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Magnesium Sulfate Cuts Eclampsia Risk

Kate Traynor

A large international study found that magnesium sulfate therapy sharply reduces the risk of eclamptic convulsions in pregnant women with preeclampsia.

The study involved about 10,000 women hospitalized with preeclampsia. Half of them were randomly assigned to receive magnesium sulfate, and the others were given a placebo. Forty women in the magnesium sulfate group and 96 in the placebo group had an eclamptic convulsion during the study. The 58-percent reduction in the risk for eclampsia translated into 11 fewer cases of the pregnancy complication per 1,000 women.

Compared with placebo, magnesium sulfate therapy seemed to lower the risk for placental abruption. In all, abruptio placentae occurred in 90 women in the magnesium sulfate group and 141 in the placebo group. The risk reduction corresponded to 12 fewer cases of placental abruption per 1,000 women.

A report describing the study appears in the June 1 Lancet.

Women who participated in the study—dubbed the Magnesium Sulphate for Prevention of Eclampsia, or MAGPIE, trial—were recruited from 175 hospitals in 33 countries. Eligible participants were pregnant or had given birth within 24 hours of enrollment and had two or more diastolic blood-pressure readings of at least 90 mm Hg or systolic blood-pressure readings of at least 140 mm Hg.

Another eligibility requirement was that "clinical uncertainty" existed about whether magnesium sulfate would benefit the patient. According to the research team, this requirement reduced the recruitment of women with severe preeclampsia from countries where the disorder is commonly treated with magnesium sulfate. In countries where magnesium sulfate is not the standard of care for the treatment of severe preeclampsia, women with the condition were available to participate in the study.

Identical-appearing magnesium sulfate and placebo treatment packs were prepared by an independent supply company and allocated to the clinical sites. Magnesium sulfate was supplied in 10-mL ampules, each containing 5 g of magnesium sulfate heptahydrate at a concentration of 2 mmoL of magnesium per milliliter. Each ampule of placebo contained 10 mL of normal saline.

In most cases, treatment consisted of an 8-mL loading dose of magnesium sulfate or placebo diluted in 0.9 percent sodium chloride injection and delivered intravenously for 10–15 minutes. For maintenance therapy, diluted drug or placebo was infused intravenously for 24 hours at 2 mL (1 g) per hour.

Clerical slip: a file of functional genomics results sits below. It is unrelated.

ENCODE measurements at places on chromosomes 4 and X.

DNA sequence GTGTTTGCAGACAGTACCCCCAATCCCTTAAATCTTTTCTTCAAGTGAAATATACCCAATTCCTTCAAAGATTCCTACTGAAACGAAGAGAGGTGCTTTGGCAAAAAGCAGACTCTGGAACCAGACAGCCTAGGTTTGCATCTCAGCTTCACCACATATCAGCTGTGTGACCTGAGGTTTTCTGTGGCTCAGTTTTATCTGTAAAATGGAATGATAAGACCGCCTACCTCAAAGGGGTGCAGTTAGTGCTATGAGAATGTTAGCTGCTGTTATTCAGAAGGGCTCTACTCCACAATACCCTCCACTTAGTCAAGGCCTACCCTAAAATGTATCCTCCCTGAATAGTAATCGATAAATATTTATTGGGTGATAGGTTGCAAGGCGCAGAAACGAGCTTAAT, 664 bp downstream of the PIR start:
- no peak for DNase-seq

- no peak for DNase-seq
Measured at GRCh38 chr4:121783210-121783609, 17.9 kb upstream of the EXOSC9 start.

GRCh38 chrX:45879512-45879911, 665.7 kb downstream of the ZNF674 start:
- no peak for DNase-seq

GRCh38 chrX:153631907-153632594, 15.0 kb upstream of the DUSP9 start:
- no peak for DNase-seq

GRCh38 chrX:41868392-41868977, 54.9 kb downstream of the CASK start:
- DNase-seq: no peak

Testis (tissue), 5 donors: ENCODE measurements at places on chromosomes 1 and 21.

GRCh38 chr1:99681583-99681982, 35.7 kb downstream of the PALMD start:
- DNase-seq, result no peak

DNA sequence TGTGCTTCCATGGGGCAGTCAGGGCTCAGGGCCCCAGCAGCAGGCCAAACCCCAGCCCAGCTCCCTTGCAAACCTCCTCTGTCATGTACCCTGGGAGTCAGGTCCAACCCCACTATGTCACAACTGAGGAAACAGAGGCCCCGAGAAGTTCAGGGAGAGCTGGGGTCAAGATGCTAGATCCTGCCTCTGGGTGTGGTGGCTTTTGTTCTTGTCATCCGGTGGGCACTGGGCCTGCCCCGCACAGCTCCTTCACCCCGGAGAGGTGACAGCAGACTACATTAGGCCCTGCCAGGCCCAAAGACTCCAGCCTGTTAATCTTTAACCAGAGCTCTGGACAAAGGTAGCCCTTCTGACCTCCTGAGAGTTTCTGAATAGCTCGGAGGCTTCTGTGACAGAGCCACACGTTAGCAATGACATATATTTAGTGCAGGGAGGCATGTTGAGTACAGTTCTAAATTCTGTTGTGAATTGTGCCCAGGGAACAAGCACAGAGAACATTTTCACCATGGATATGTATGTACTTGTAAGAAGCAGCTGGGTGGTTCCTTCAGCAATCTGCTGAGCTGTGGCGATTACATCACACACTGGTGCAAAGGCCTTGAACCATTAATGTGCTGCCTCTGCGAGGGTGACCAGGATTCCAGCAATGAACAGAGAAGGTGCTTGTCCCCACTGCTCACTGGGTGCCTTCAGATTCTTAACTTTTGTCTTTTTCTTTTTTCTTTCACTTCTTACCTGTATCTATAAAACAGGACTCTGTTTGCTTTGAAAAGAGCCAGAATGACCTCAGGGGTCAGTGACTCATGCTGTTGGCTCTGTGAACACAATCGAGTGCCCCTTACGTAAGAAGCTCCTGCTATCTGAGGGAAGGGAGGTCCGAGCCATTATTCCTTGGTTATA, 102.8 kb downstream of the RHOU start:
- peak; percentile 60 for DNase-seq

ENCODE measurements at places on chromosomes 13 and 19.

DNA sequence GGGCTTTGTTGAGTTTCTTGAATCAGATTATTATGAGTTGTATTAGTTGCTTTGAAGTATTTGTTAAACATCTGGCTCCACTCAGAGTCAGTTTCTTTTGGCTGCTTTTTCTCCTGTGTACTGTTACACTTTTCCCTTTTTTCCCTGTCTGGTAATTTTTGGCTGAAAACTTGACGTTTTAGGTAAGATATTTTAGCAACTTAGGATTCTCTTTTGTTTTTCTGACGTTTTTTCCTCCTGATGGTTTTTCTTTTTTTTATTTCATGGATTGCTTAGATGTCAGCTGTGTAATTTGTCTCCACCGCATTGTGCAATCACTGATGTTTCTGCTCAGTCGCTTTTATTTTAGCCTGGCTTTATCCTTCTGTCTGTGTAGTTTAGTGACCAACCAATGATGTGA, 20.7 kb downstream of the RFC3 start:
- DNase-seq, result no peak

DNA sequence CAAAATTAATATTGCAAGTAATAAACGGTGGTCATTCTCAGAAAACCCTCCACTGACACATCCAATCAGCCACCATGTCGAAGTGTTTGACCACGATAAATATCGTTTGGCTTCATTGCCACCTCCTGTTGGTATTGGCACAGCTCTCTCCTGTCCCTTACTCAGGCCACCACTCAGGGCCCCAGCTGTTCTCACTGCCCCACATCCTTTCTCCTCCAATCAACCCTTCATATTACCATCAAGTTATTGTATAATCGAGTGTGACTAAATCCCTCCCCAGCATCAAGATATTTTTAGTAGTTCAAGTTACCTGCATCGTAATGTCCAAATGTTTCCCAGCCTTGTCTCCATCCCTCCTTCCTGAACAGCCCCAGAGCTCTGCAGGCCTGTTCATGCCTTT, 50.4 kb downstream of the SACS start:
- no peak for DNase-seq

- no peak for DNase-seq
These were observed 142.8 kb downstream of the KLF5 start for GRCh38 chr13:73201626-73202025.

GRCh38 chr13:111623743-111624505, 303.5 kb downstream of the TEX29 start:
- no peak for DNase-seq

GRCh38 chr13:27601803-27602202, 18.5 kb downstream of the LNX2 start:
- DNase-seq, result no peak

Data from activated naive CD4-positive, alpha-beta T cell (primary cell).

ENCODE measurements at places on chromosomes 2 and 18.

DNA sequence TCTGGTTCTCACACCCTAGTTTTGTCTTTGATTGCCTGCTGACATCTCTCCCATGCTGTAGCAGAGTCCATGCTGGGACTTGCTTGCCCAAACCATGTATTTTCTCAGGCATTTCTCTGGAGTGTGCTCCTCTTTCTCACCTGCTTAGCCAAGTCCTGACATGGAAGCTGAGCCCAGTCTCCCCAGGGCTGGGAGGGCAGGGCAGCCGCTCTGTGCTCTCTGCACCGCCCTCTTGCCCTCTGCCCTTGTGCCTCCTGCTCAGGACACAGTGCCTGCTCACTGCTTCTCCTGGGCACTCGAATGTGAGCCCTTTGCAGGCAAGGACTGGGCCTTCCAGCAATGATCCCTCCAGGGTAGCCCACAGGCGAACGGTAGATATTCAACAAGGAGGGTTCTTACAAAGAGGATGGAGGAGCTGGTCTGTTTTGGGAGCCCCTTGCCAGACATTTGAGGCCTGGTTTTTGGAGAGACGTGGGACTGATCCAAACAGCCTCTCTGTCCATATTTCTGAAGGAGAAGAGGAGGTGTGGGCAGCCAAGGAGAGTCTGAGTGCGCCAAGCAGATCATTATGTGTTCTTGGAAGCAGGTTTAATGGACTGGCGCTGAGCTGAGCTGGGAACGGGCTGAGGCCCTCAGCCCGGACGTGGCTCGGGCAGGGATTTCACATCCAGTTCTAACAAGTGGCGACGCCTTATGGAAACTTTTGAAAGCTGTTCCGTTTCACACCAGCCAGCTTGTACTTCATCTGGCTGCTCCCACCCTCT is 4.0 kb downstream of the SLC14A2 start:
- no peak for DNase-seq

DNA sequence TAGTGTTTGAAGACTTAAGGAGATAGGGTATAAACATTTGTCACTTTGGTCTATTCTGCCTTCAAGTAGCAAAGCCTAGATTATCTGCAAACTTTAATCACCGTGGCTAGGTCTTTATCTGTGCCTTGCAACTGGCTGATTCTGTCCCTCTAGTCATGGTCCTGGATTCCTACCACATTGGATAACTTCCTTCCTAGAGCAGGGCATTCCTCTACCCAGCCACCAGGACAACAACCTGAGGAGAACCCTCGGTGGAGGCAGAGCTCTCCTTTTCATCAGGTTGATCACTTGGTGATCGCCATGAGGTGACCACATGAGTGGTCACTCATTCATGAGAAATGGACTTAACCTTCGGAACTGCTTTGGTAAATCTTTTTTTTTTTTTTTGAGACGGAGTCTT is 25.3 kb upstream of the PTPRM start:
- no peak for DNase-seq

Study sites were also given the option to administer the maintenance doses as intramuscular injections, a practice used at facilities in 15 countries. According to the report, reasons to choose the intramuscular route probably included cost, safety, and the availability of trained staff. The risks of eclampsia and neonatal death were higher at these facilities than at study centers where the treatment was administered intravenously, but intramuscular magnesium sulfate still outperformed placebo.

Half of the study participants in each treatment group were discharged from the hospital by day six. Follow-up data were collected for each patient until discharge from the hospital.

The research team reported that 317 women in the magnesium sulfate group and 118 in the placebo group asked to stop treatment early or stopped taking the study medication because of adverse events. Adverse effects associated with magnesium sulfate treatment included flushing, nausea, vomiting, and muscle weakness. Twenty-four percent of the women in the magnesium sulfate group and 4 percent of the women who received placebo had at least one adverse event during the study.

Eleven women in the magnesium sulfate group and 20 in the placebo group died during the study, representing a 45-percent reduction in the risk of death for women treated with magnesium sulfate.

A commentary in the same issue of Lancet urged international organizations to use the study findings to promote the use of magnesium sulfate for preventing eclampsia in women at risk for the complication. The commentators pointed out that the drug's cost—$5 or less per patient—makes the treatment feasible even in developing countries.